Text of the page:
Style Court

Nine Years of Textiles, Art History, Gardens, and a Little Mental Traveling with Courtney Barnes

6.15.2009

Midsummer Night's Dream

It's not really midsummer yet but I'm in the mood to see a few mossy terra cotta flower pots on my small brick landing. Something as verdant as the gardens in the movie.

There are a couple of options: buy perfectly aged mossed planters from Campo de' Fiori, or get my favorite kids involved and try some of these hands-on techniques. Over the weekend an accomplished gardener told me that he finds buttermilk is all you need to cultivate live moss growth on porous terra cotta. I think the waiting period is about a month or more just for the "early stage" look.

Campo de' Fiori does the waiting and offers customers instant gratification at a price: roughly $20 to $175 per pot depending on size. Have you had success mossing your own pots?

Shown here, Schuyler Samperton's apartment with orchid-filled Campo de' Fiori pots photographed by Paul Costello for Domino, April 2007. Inner Gardens has a nice array of these planters, and image two above is via IG.

11 comments:

Mrs. Blandings said...

Love the look - can't decide which is better - no mess or little expense.

Caroline at Caroline's Lost and Found said...

What a wonderful post!! I cannot wait to try out one (or all) of the techniques to age a terra cotta pot...we have a few at home just waiting to be aged! Take care, Caroline

Alicia said...

Go the buttermilk route. It takes much less time & its soo cheap its worth it. Plus then you get to add more or less to your liking. I always recommend it for newly laid garden stones too to take the newness edge off!!!

Janet said...

I have a terra cotta Campo de'Fiori bulb dish (with wrought-iron stand). And while I love it, it sucks up so much water that I have to line it with a glass dish. So, no moss, alas.

Sanity Fair said...

I've always loved this style, though I've never attempted it myself. However, it always makes me think of My Fair Lady, and the scene where Professor Higgins makes Eliza say over and over: "with darkest moss the flowers pots were thickly crusted one and all."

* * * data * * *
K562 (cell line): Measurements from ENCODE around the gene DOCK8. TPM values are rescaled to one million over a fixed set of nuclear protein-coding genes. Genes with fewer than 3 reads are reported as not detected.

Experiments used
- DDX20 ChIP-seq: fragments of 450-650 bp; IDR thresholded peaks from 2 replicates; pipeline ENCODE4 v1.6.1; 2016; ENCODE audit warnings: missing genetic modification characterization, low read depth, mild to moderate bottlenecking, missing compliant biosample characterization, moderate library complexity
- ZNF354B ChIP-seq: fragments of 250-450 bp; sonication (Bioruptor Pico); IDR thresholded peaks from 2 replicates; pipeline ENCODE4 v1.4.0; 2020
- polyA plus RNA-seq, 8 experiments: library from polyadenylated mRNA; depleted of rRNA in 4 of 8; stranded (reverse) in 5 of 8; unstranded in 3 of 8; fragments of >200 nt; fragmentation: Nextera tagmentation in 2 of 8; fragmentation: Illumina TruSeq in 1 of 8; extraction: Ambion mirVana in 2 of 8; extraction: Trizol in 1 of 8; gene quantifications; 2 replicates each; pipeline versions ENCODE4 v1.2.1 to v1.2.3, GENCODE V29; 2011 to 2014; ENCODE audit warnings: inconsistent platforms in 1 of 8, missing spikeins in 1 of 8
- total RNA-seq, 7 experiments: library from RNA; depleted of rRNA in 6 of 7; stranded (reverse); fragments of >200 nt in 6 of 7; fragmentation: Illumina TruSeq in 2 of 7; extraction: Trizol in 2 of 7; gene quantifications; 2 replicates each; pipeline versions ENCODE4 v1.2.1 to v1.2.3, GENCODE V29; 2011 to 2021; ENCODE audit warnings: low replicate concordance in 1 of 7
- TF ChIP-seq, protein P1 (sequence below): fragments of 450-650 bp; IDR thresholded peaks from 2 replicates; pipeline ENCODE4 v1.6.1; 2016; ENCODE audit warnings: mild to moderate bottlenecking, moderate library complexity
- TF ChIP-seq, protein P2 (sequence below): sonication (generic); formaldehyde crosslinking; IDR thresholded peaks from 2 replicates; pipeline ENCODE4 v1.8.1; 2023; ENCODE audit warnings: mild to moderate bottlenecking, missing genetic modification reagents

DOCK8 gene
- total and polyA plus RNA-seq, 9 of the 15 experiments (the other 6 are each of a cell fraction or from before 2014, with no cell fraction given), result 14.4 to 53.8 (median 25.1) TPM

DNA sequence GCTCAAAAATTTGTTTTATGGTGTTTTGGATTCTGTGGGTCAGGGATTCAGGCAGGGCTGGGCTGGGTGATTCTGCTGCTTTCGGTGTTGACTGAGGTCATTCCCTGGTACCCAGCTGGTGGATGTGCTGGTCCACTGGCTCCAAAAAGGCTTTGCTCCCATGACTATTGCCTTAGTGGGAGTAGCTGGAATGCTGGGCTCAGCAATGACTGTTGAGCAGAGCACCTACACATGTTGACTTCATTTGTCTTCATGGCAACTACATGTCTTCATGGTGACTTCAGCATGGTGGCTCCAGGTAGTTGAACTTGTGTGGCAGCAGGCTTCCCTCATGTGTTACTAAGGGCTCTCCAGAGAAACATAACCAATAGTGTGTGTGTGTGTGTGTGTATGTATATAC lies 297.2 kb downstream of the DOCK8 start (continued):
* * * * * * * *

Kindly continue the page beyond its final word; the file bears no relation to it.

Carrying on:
sophie dahy designs said...

We have seen this the Campo De' Fiori line at The Gardens at the Mart in Atlanta and had thought about using them for our silk arrangements. I think they are lovely.

Style Court said...

Sanity -- what a great line.

Everyone, thanks so much for the helpful input.

Pigtown-Design said...

I learned to get pots mossy by getting a little bit of moss and putting it with plain yoghurt and then whizzing it all together in a blender and then painting it on a pot. The moss gives it a head start.

The Peak of Chic said...

C- I've never tried this myself, but I've also heard that buttermilk does the trick. Can't wait to hear which method you use.

Style Redux 2 said...

I have always had success with yogurt and a little moss in a blender, then painting the mix on.

Blushing hostess said...

If mine were not nudged with buttermilk, the mossiness was uneven and totally unreliable. Over time though, I have come to realize the difference between the legitimately achieved moss with time and pots forced into the notion. Now, I much prefer the real thing made with water, shade, and coolness to the bought or buttermilk-aged. I just do not need to perfect a thing born out of complete imperfection and nothing but time. I came by my favorite ones old fashioned way: I earned them.